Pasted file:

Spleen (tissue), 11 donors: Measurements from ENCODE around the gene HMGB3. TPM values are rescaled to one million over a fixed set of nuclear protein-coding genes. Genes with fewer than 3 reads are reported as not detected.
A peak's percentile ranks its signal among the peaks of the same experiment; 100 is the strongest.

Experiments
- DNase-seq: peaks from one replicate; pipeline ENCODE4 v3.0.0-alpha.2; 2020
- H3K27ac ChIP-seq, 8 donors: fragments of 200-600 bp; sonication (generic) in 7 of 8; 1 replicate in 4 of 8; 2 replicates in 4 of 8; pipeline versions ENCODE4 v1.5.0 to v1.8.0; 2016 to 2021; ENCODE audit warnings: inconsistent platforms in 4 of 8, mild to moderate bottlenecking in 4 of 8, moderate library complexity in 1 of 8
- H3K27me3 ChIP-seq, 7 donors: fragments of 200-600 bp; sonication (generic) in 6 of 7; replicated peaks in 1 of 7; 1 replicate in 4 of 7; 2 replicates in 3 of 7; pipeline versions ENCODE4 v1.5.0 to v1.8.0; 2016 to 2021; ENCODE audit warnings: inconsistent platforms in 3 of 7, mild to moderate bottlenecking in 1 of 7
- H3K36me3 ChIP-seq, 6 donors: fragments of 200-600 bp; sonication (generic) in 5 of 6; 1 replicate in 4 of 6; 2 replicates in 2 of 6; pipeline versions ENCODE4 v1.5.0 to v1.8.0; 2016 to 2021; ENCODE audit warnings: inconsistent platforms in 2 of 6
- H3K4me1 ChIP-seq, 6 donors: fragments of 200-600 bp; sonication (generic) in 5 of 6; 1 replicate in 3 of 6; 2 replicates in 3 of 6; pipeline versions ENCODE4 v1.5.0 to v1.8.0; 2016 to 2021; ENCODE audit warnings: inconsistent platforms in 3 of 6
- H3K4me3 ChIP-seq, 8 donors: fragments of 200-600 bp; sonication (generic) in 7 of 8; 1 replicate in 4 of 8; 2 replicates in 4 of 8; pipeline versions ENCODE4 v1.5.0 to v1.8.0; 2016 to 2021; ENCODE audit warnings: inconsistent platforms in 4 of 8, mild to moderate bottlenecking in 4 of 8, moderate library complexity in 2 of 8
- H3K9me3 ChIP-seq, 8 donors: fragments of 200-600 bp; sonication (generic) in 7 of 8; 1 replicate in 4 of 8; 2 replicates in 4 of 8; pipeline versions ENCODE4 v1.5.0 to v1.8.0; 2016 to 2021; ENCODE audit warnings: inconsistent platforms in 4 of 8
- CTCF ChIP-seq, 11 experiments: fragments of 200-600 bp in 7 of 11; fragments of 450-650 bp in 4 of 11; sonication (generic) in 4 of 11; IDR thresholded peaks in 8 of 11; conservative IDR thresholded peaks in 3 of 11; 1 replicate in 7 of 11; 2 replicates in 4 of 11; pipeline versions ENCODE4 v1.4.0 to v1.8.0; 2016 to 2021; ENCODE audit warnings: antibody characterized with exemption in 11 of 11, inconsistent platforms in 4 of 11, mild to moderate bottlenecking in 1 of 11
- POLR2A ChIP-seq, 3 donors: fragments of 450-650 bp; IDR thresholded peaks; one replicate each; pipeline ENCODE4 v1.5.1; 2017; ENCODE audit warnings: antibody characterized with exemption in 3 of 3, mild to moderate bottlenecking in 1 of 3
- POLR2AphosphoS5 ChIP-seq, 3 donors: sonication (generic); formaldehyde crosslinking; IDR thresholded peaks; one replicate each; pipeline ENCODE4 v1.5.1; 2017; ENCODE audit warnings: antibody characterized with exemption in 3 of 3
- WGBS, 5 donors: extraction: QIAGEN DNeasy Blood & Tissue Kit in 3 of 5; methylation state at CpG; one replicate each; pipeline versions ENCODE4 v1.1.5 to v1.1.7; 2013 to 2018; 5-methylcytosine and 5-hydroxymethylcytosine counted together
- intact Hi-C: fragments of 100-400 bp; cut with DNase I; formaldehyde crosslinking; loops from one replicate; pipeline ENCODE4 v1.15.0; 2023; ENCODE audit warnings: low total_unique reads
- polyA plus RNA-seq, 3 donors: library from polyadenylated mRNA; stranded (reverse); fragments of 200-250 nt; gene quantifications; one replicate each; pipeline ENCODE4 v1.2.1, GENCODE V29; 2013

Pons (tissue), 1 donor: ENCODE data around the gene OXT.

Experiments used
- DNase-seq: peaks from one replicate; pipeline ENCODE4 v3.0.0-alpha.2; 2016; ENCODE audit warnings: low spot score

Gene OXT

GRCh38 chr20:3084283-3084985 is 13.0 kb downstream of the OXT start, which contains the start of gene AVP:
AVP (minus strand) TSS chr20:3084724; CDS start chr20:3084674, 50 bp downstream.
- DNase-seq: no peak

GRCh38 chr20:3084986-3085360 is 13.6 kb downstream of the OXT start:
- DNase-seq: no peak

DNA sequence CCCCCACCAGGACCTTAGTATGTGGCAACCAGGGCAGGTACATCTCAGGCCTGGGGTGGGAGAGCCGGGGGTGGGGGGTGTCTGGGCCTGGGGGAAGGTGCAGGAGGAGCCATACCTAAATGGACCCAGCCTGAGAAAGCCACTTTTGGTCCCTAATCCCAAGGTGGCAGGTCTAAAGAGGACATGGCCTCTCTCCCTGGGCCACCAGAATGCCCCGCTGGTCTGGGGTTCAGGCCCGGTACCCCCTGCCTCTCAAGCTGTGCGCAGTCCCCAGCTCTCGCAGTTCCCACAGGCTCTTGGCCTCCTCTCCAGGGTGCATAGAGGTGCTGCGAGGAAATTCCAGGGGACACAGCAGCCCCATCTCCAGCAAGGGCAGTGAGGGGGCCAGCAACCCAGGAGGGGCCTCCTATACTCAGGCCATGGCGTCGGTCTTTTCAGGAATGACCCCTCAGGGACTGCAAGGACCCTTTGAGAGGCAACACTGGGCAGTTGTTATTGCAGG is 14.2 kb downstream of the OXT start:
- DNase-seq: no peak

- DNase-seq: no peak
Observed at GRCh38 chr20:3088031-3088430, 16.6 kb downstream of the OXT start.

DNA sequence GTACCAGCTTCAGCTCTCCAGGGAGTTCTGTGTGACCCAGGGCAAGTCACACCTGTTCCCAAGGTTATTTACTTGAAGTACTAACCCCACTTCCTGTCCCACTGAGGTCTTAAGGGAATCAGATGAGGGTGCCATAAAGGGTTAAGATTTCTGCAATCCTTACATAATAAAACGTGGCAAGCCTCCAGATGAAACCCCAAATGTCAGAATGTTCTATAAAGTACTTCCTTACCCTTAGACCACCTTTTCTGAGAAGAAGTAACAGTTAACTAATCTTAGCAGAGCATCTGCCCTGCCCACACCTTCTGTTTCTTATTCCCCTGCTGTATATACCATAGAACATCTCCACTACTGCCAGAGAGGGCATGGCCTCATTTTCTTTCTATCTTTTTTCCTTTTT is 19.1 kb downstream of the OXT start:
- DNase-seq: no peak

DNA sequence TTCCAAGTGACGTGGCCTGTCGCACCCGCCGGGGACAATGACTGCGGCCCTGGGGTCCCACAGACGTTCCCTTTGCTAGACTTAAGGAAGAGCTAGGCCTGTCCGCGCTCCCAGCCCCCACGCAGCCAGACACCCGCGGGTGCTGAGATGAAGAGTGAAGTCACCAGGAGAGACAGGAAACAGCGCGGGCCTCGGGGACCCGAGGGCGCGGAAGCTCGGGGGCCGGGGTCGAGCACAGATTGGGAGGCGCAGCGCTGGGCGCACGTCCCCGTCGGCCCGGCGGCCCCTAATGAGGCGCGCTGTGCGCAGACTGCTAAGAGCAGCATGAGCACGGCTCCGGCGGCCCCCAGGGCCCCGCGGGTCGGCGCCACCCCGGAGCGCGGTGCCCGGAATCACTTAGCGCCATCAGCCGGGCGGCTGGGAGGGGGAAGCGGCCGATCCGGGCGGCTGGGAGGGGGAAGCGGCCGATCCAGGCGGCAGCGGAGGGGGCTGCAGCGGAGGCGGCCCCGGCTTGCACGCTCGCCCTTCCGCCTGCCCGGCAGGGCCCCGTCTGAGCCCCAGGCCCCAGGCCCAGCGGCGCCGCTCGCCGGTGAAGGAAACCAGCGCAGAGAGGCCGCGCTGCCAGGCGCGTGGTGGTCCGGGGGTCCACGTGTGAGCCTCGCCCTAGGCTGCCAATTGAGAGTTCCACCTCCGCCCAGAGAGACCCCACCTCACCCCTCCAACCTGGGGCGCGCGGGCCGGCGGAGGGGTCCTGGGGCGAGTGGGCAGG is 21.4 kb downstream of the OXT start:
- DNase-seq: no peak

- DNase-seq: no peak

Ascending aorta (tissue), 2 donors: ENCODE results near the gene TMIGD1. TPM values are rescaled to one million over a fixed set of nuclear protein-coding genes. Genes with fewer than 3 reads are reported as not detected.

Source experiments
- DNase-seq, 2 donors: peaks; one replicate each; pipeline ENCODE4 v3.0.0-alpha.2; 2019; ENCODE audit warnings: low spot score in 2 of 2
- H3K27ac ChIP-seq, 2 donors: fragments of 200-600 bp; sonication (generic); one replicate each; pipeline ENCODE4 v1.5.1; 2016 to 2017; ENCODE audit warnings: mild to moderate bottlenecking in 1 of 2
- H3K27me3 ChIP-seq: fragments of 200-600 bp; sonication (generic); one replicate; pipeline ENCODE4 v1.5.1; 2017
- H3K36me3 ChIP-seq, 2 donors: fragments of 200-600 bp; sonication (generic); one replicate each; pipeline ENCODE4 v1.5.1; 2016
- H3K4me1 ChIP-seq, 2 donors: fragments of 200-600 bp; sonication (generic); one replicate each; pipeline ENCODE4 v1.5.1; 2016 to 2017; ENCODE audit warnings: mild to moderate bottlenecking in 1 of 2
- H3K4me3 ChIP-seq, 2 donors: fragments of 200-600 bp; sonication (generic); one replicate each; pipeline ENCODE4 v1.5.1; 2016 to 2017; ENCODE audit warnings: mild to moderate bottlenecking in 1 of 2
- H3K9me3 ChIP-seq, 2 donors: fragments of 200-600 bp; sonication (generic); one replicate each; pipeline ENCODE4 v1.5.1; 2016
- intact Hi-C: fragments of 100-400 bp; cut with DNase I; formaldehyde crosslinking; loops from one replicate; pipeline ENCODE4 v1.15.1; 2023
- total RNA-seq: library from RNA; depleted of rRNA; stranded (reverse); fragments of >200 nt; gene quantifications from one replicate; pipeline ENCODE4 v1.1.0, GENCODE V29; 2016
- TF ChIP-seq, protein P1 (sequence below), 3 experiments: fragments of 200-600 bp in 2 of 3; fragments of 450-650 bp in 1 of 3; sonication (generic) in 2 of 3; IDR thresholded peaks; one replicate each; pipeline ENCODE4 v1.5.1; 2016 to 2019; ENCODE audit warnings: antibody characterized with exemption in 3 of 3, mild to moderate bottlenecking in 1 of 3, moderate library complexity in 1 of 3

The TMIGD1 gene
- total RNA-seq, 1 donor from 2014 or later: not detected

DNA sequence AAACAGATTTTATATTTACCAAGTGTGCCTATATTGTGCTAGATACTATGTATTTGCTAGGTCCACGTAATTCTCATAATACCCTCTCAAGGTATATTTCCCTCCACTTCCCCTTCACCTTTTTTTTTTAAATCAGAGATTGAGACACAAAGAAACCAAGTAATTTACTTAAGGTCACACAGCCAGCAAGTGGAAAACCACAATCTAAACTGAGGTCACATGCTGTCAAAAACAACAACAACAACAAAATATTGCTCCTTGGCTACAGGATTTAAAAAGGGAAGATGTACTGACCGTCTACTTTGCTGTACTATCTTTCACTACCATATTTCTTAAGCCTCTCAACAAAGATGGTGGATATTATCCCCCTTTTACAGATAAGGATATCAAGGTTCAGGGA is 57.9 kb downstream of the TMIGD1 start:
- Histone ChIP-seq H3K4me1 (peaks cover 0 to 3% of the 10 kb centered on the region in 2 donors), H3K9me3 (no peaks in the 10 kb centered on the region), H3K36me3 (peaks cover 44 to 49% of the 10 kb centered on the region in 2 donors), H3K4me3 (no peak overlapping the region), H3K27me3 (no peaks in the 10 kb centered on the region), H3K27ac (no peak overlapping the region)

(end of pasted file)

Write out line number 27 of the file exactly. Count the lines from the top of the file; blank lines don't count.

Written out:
- DNase-seq: no peak